Photos by Samanta Conlon

Two of the bands featured at Noise Pop were Battlehooch and Butterfly Bones.

Former child prodigy Andrew Neiman performs By Dave Sheffer Staff writer There was a sense of local boy done well in the audience as the theater filled to capacity waiting for Adam Neiman to enter the stage. Neiman, who is originally from Fremont, reads as somewhat of a child prodigy. At the age of 9 he won the Fremont Symphony’s Young Artist Competition and went on to tour in Germany and Italy all before the age of 18. Neiman has had quite the successful career, with and Emmy nomination aw well as his music in a documentary.

The Fremont Symphony Orchestra is apparently struggling during these tough economic times and is having a $22,500 Challenge grant to raise money. The first half of Neiman’s recital, which was held Feb. 27 at the Smith Center at Ohlone, was all Chopin pieces in honor of his 200th birthday. The Chopin pieces were the highlight of the evening consisting of waltzes, nocturnes and a ballade. The two waltzes were as the name would apply dance music. The Waltz in C-sharp Minor Op. 64 No. 2 was the only tune mostly recognized. The piece had a constant upbeat sound but then dramatically shifted

into a slower more melancholy melody only to pick back up at the end. The second waltz was what Neiman described as a “riff” on a waltz because of how fast the song was played. I enjoyed all the Chopin pieces partly due to the emotion that Neiman invested in his playing. During the slow, light parts of pieces his back would be vertical. His hands would bounce off the keys into the air as if jumping for joy, conversely during the fast dark parts he was hunched over and practically throwing his body at the piano in a violent manner. After intermission there was a

trio of Erude-Tableaus from Sergei Rachmaninoff that were songs based on paintings. The second song was the only memorable song. Supposedly the song based on a painting of a riverboat man of the underworld. The song was slow, sad and Neiman played the song as if in physical pain. This led into Neiman’s own composed piece “Visions” a song he said came to him in a daydream. While talking about this song Neiman mentioned how, “The best classical music created today is in films.” One of his pieces will featured be in an upcoming PBS documentary.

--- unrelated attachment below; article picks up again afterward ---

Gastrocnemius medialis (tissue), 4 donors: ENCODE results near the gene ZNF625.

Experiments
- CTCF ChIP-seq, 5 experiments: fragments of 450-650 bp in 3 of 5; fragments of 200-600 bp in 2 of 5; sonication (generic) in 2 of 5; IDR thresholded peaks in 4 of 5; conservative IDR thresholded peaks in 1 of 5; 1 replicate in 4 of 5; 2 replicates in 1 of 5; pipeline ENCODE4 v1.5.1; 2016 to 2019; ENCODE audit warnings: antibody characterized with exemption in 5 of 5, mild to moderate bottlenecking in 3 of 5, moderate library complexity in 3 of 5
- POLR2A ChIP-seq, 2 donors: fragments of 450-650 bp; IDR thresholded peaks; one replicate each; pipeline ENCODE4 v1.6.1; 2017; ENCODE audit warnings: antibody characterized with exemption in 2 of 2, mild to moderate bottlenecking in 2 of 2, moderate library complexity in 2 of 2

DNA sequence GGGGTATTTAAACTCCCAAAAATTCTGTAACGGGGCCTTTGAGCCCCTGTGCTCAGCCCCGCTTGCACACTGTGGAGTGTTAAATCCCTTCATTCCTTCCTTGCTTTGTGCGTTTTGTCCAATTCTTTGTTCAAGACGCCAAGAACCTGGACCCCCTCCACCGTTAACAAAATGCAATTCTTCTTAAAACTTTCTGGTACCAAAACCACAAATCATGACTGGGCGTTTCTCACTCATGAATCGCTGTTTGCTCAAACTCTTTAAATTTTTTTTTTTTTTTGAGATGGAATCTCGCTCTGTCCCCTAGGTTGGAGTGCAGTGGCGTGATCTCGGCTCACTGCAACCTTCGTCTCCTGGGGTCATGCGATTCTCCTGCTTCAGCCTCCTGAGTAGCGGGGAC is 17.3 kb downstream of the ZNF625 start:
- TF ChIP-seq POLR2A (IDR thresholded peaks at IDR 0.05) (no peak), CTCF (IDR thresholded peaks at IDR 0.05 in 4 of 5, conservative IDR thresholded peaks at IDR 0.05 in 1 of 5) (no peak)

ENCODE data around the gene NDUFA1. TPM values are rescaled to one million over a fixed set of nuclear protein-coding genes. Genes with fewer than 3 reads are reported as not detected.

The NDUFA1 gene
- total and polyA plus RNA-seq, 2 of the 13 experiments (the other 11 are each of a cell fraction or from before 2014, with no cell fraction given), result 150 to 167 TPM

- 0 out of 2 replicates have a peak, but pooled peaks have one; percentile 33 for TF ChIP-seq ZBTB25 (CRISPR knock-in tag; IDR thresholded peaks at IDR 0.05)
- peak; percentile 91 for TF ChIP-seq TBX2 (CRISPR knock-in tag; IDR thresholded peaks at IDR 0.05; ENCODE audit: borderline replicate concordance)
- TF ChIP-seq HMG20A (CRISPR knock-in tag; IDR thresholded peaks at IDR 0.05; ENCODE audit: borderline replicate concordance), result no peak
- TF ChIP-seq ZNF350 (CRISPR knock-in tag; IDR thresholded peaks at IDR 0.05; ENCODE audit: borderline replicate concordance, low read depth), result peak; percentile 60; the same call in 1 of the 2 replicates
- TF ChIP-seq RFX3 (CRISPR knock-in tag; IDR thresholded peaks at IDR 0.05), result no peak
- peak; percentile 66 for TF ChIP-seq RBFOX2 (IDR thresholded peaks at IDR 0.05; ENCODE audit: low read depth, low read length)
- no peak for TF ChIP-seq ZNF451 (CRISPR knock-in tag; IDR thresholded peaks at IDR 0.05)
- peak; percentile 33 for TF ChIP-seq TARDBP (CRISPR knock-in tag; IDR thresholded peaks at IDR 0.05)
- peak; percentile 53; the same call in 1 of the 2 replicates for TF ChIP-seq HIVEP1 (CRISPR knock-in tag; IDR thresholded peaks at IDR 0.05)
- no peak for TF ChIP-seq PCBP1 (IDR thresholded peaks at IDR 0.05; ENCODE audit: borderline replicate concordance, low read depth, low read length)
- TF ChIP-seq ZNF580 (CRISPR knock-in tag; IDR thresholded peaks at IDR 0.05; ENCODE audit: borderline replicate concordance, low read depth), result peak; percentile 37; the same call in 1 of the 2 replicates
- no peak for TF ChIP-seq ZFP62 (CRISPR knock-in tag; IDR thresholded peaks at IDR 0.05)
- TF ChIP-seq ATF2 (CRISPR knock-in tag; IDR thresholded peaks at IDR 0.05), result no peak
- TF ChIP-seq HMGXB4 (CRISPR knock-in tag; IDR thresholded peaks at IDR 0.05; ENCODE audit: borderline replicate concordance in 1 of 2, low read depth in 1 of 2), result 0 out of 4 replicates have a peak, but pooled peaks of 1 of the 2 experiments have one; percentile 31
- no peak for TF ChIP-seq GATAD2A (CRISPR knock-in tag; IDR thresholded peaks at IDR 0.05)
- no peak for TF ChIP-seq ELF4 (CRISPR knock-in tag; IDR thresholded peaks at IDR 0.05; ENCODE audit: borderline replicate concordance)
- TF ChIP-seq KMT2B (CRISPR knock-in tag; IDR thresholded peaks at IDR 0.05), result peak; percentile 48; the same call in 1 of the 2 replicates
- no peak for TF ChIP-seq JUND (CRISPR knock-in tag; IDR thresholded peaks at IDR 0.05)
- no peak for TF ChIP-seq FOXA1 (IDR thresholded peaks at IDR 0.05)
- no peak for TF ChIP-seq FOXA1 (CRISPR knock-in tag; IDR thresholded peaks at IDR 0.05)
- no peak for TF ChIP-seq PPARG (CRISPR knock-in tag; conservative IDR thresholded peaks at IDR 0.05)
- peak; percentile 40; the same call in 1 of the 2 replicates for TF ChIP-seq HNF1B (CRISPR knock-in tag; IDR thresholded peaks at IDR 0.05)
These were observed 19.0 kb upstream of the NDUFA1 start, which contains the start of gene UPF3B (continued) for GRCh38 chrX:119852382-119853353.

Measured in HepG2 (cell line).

Unlike the previous songs, “Visions” lacked any unnecessary notes and seemed single focused in building up an epic sound. This was different from the Chopin and Rachmaninoff pieces that he played that seemed to go all over the place before finding their primary melody. Neiman ended with a Sonata by Serge Prokofiev that stretched out into the end of the evening. The song was broken into four different segments that all managed to blend into one giant score. Despite the light jokes told between songs, the overall performance was quite long but entertaining.



March 4, 2010

Practical solutions to a $2.5 million deficit proposed Continued from Page 1 that will be paid by the ‘‘rainy day fund,” which will then decline to $700,000. In the 2010-‘11 budget, Ohlone will have to add back $200,000 in salaries paid for by Title III, which has lapsed, pay less than $130,000 for partial salaries of three employees who were paid with bond money. The employment of some of these may be temporary. The bond is near depletion. Calegari said he expects an increase in the PERS retirement contribution rate of one percent of the classified payroll. There will be an increase in medical premiums costs. Furlough savings must be added back. There is a decline in interest regarding Ohlone’s cash reserves. It is necessary to backfill about $1 million because the state cut the grant to the Deaf Services Program. Cuts in categorical programs are projected to remain at 15 percent although the state has cut them 32 percent or 62 percent, thus Ohlone must backfill the difference. Ohlone anticipates a 2 percent deficit caused by the state’s decreased level of funding community colleges. It anticipates a 0.38 percent negative cost of living allowance. It’s projected that there will be hardly any federal stimulus funds to replace the $150,000 in these funds received last year. To fill the $2.5 million budget gap for 2010-’11, Calegari laid out a series of options on a chart. He stated that employees other than faculty must be given 45 days notice according to their contract and May 15 would be the final day to do so before the spring term ends. So far, there has been no decision to give other layoff notices. The options Calegari presented to solve the budget crisis included: freezing step and column wage increases for CSEA, SEIU, UFO,